It is one of our most basic functions, as important as the in and out of our breath. Our need for sleep is primal, yet the pace of life means it's often pushed to the periphery, sacrificed at the altar of work, friends, study and fun.
Sleep at the same time each night
Use bed only for sleeping and sex
Avoid napping so that you are tired at bedtime. If you do nap, less than 1 hour and before 3pm is better.
Tried sleeping and failed?
Get up and do something relaxing for 5 min
Don't turn on any bright lights (bright light tells your brain to wake up)
Avoid doing things that are too stimulating
Don't consume caffeine or nicotine for at least 4-6 hours before going to bed.
Don't exercise at least 4 hours before bedtime
A healthy diet is important, Hunger before sleep can be distracting. A light snack can help. However, a heavy meal can also interrupt sleep.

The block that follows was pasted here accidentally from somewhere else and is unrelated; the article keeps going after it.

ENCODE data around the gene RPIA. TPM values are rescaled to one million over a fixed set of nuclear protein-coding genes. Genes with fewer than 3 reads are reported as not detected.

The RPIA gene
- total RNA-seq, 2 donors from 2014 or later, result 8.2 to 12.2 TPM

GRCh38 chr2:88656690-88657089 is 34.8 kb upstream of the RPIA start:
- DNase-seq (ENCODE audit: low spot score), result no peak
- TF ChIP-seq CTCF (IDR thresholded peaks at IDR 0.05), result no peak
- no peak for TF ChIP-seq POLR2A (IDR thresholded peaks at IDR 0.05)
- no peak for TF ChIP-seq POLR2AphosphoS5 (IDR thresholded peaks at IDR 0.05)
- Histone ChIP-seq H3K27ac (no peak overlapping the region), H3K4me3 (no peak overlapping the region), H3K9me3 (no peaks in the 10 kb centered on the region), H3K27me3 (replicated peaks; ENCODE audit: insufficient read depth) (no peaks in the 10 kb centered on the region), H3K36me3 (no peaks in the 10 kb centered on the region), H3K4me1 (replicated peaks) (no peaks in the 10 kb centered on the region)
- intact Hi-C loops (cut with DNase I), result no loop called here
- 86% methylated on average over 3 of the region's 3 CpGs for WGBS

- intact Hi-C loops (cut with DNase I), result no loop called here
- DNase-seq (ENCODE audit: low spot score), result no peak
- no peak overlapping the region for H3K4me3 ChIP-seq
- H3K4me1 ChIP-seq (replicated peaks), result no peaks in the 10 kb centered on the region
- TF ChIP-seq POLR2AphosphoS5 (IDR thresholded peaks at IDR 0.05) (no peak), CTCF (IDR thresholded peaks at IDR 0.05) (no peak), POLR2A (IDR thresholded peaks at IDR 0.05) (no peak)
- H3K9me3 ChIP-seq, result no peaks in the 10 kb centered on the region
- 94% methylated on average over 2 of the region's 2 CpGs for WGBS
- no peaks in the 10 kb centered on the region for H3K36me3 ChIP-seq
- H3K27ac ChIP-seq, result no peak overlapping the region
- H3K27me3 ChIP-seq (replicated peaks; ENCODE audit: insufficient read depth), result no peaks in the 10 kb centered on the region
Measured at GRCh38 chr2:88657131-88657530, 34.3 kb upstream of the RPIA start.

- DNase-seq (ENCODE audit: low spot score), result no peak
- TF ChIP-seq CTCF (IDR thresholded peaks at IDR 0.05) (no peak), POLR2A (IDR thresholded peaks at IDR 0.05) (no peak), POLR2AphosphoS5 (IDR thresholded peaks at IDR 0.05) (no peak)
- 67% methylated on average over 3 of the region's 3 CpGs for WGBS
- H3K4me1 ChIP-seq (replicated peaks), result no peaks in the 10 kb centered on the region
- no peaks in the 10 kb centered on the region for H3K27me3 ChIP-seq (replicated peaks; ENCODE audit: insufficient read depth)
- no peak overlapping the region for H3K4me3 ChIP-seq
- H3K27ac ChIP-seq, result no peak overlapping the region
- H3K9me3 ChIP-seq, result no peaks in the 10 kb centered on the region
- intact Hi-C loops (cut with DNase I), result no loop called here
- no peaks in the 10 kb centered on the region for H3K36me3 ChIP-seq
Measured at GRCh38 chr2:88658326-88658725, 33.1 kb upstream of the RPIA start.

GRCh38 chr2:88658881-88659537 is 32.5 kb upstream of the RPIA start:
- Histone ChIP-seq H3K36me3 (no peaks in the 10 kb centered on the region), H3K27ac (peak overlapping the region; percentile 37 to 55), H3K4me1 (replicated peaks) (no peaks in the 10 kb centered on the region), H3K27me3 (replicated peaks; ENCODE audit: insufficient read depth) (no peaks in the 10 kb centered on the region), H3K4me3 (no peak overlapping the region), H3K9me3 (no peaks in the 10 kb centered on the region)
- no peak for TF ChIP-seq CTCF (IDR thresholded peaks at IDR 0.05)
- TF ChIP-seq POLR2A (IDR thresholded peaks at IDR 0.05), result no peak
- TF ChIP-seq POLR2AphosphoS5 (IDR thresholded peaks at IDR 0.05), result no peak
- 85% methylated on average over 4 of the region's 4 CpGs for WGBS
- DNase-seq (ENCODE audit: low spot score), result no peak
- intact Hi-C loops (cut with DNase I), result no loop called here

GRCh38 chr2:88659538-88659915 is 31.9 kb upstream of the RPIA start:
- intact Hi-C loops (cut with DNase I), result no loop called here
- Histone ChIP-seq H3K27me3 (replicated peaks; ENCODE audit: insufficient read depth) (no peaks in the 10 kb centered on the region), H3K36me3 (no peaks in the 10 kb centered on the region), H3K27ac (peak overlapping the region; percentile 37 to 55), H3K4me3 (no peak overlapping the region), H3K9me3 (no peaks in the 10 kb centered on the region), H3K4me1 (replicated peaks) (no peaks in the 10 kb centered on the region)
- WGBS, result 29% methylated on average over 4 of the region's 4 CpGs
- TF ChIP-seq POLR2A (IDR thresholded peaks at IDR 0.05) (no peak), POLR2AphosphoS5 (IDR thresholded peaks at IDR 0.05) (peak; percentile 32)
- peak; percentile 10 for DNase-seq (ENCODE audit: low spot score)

You can develop your own sleeping rituals to remind your body of sleep
E.g. relaxing stretches or breathing exercise (15 minutes before bed)
Sleepiness is associated with a drip in body temperature
Have a hot bath 1-2 hours before bed will raise body temperature. As it drops your body will become sleepy.
Watching the clock can make you worry about not sleeping, which makes it more difficult to sleep.
The right space
A quiet, ventilated and comfortable room is important. It is better to have a cooler room with enough warm blankets. Curtains, eye masks and ear plugs can also help.
How our Body Clock influences our Sleep
Our body clock plays an important role in helping us to maintain healthy sleep patterns. The more we allow our body to follow our natural sleep/ wake cycle the easier it is for us to fall asleep and feel rested upon waking. Have a look at this informative article to gain a better sense of what is happening in our bodies and with our sleep during various stages of the night. While you are there, do the quiz to find out if you are a night owl or lark!